The task of reflection symmetry detection remains challenging due to significant variations and ambiguities of symmetry patterns in the wild. Furthermore, since the local regions are required to match in reflection for detecting a symmetry pattern, it is hard for standard convolutional networks, which are not equivariant to rotation and reflection, to learn the task. To address the issue, we introduce a new convolutional technique, dubbed the polar matching convolution, which leverages a polar feature pooling, a self-similarity encoding, and a systematic kernel design for axes of different angles. The proposed high-dimensional kernel convolution network effectively learns to discover symmetry patterns from real-world images, overcoming the limitations of standard convolution. In addition, we present a new dataset and introduce a self-supervised learning strategy by augmenting the dataset with synthesizing images. Experiments demonstrate that our method outperforms state-of-the-art methods in terms of accuracy and robustness.

Motivation: Convolutional descriptor is not suitable for reflective matching.

(a) matching with convolutional descriptor (b) matching with self-similarity descriptor

Figure 1. Reflective matching with (a) convolutional descriptors and (b) self-similarity descriptors for symmetry detection. Grids represent feature maps, and red squares denote corresponding regions. While the convolutional descriptors are required to be entirely invariant for both reflection and rotation, the self-similarity descriptor is preserved in reflection if each similarity value is invariant to reflection and roation. Note that this invariance requirement on pairwise similarities is weaker than the original invariance requirement on individual features. The red grid in (b) represents a self-similarity descriptor where each position encodes its similarity value to the center.

Overall architecture of Polar Matching Convolution Network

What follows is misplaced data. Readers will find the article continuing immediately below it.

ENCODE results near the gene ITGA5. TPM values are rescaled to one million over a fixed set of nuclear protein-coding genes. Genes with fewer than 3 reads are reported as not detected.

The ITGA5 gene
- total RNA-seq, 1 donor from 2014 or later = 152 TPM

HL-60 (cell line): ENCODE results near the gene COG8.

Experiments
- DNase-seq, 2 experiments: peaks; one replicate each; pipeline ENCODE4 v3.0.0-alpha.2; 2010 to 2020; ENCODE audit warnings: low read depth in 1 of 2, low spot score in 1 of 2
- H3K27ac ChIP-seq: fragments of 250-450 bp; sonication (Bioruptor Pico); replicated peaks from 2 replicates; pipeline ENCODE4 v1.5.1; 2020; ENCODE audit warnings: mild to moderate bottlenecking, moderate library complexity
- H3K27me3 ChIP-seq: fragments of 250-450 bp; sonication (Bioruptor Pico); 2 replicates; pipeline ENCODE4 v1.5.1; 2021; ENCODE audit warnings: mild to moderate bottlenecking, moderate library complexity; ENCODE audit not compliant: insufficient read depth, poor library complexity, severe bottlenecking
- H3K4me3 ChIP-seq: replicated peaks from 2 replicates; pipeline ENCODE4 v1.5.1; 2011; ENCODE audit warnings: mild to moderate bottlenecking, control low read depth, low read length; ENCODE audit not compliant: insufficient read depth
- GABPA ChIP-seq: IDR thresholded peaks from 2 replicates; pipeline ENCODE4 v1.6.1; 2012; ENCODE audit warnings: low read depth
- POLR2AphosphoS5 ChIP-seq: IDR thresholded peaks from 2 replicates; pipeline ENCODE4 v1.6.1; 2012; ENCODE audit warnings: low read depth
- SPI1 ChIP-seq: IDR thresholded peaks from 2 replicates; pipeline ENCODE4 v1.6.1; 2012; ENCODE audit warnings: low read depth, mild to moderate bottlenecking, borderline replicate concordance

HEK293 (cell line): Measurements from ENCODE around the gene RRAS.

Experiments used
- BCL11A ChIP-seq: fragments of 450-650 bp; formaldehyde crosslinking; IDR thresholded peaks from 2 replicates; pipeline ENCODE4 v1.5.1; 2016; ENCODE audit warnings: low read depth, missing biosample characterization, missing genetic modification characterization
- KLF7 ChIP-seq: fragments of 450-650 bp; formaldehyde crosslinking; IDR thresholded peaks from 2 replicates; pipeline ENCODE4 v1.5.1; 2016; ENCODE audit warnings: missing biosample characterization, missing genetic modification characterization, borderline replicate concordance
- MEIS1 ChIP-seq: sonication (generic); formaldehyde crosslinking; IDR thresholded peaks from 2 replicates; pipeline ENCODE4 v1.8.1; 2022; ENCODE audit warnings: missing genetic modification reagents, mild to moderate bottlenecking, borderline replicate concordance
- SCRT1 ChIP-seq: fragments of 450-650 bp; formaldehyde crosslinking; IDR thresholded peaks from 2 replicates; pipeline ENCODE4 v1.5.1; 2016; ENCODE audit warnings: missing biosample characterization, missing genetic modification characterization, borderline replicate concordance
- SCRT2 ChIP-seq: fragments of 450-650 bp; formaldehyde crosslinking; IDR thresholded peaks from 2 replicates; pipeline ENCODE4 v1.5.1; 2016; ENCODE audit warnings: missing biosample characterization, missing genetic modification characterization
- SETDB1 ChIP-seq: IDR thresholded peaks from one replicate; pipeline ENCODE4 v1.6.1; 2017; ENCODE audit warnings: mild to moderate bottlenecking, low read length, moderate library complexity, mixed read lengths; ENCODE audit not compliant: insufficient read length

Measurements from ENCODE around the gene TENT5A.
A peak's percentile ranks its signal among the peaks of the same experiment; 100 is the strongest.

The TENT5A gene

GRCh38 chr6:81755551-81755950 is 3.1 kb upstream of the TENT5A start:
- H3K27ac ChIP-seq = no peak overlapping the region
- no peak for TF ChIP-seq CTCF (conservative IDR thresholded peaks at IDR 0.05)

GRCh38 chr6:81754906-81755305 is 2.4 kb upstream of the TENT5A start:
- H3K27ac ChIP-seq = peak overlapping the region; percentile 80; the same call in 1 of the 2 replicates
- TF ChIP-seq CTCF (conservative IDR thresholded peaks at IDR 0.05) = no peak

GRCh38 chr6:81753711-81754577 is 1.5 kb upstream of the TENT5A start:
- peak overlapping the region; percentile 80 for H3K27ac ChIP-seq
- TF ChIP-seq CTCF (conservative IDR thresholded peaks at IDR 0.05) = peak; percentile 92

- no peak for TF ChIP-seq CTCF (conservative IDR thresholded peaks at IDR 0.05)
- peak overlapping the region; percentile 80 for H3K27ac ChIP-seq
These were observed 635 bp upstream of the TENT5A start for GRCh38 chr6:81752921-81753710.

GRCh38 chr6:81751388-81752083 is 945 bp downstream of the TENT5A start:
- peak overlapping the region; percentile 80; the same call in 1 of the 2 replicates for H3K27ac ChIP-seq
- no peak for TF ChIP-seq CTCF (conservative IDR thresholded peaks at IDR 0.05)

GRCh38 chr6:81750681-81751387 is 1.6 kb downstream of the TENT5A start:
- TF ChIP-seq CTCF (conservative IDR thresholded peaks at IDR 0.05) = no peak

Figure 2. Given an input image I, a base feature F is computed by a feature encoder ENC. We transform the base feature F to a polar self-similarity descriptor P. Then, the polar matching convolutions, PMCF and PMCP, compute the symmetry scores, SF and SP, for the features, F and P, respectively. The final prediction is obtained by applying a convolutional decoder DEC after combining the scores SF and SP, and the base feature F.

Polar Matching Convolution (PMCF) and PMC with self-similarity (PMCP)

Figure 3. Illustration of the Polar Matching Convolution (PMCF). (a) The polar region descriptor ZF is sampled from the given base feature F with the number of sampling angles Mang and radii Mrad. (b) The intra-region correlation CF are computed using the polar region descriptor ZF. (c) The reflective matching kernel KF is applied to CF to compute the symmetry score tensor SF. The matching feature pairs are indicated with black dotted lines. Note that Naxi is the number of the candidate axes.

Figure 4. Illustration of PMC with self-similarity (PMCP). (a) The polar self-similarity P contains self-similarity values of the neighborhood pixels sampled with Nang and radii Nrad. The polar region descriptor ZP is then sampled from the polar self-similarity P with the sampling angles Mang and radii Mrad. (b) The reflective matching kernel KP extracts the relevant angle-wise relation pairs for Naxi candidate axes. The kernel can be decomposed to the lower-dimensional kernels to tackle the relations within the polar region descriptor and the polar self-similarity descriptor.

Comparison to the state-of-the-art methods

Figure 5. Precision-Recall curve on the SDRW [23] symmetry detection dataset. The (recall, precision) point of the maximum F1-score is indicated with dots.

Qualitative results of PMCNet

Figure 6. Qualitative results from the test splits of (a) SDRW and (b) LDRS datasets.


This work was supported by Samsung Electronics Co., Ltd. (IO201208-07822-01) and the IITP grants (No.2019-0-01906, AI Graduate School Program - POSTECH) (No.2021-0-00537, Visual common sense through self-supervised learning for restoration of invisible parts in images) funded by Ministry of Science and ICT, Korea.


Learning to Discover Reflection Symmetry via Polar Matching Convolution
Ahyun Seo*, Woohyeon Shim*, Minsu Cho
ICCV, 2021
[paper] [Bibtex]


Check our GitHub repository: [GitHub]